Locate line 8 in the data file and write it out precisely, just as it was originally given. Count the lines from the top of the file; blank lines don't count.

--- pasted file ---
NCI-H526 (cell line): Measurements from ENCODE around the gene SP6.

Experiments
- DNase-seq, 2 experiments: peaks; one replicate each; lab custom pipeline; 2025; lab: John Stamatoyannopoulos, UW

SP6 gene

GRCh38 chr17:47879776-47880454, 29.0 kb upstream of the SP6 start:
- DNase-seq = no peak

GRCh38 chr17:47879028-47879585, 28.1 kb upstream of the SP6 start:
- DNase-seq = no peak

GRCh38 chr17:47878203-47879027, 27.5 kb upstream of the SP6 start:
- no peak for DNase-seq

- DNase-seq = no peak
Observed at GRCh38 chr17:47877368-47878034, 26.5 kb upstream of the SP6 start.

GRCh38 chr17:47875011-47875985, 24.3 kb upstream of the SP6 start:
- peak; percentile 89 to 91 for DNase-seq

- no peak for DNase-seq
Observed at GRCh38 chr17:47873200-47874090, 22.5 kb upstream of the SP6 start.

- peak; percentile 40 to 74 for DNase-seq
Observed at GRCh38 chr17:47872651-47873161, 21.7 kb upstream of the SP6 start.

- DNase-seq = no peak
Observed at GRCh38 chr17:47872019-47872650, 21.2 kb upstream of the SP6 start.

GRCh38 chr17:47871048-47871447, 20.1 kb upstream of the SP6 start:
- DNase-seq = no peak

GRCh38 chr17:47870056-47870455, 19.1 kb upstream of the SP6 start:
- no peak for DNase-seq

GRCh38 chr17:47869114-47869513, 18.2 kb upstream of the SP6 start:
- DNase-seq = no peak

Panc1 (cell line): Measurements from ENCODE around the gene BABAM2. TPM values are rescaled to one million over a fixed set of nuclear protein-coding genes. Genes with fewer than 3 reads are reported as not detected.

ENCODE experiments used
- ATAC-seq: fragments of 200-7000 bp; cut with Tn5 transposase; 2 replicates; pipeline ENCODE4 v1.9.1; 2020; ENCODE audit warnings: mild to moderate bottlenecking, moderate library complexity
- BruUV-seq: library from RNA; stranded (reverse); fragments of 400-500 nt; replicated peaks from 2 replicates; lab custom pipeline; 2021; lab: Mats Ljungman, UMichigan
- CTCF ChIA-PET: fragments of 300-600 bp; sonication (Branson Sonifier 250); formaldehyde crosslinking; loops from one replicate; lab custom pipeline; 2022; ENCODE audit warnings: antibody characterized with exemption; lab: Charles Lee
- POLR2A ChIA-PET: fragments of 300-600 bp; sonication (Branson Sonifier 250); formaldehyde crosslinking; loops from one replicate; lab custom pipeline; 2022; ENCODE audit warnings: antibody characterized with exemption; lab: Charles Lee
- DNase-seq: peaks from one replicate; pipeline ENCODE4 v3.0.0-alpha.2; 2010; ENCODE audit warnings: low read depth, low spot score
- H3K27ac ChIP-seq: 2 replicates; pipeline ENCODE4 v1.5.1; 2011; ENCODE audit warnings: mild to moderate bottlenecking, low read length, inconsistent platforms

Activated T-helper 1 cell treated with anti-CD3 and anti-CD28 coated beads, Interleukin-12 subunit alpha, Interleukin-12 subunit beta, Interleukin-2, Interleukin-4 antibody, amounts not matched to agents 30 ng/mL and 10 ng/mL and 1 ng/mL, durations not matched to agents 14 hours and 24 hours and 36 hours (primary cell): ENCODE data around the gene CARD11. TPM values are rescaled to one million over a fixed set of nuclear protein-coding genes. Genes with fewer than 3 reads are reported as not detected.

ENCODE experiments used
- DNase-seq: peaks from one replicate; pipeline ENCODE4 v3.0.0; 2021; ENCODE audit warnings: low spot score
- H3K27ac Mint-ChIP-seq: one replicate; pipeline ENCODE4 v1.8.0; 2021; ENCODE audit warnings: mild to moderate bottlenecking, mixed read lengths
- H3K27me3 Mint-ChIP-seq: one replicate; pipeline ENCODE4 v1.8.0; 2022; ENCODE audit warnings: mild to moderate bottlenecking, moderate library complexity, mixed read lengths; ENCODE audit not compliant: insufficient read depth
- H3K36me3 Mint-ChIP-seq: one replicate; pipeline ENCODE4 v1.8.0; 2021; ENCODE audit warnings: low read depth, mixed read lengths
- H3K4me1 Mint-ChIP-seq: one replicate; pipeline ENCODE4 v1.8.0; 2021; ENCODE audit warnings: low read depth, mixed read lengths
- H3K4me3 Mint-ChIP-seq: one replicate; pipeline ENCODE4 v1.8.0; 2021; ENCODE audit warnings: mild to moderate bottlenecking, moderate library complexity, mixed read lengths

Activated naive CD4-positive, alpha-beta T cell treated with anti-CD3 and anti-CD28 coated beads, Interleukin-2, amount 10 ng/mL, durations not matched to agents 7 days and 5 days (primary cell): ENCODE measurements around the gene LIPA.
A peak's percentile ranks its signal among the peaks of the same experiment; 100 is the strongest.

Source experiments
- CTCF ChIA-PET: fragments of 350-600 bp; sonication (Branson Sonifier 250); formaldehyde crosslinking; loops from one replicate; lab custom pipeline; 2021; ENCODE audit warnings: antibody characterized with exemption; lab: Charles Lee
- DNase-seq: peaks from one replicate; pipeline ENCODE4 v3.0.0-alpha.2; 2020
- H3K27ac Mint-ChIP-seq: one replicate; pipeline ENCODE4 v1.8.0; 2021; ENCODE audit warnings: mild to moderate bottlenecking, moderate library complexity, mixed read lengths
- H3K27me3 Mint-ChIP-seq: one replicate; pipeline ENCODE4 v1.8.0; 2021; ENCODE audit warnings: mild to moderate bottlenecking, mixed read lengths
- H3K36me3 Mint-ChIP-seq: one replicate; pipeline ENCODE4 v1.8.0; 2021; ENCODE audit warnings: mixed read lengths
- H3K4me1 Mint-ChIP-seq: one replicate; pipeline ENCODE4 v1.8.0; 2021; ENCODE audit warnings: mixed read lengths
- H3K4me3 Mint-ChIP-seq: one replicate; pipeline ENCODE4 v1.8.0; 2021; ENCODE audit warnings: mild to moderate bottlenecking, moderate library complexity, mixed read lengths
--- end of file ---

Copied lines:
- DNase-seq = no peak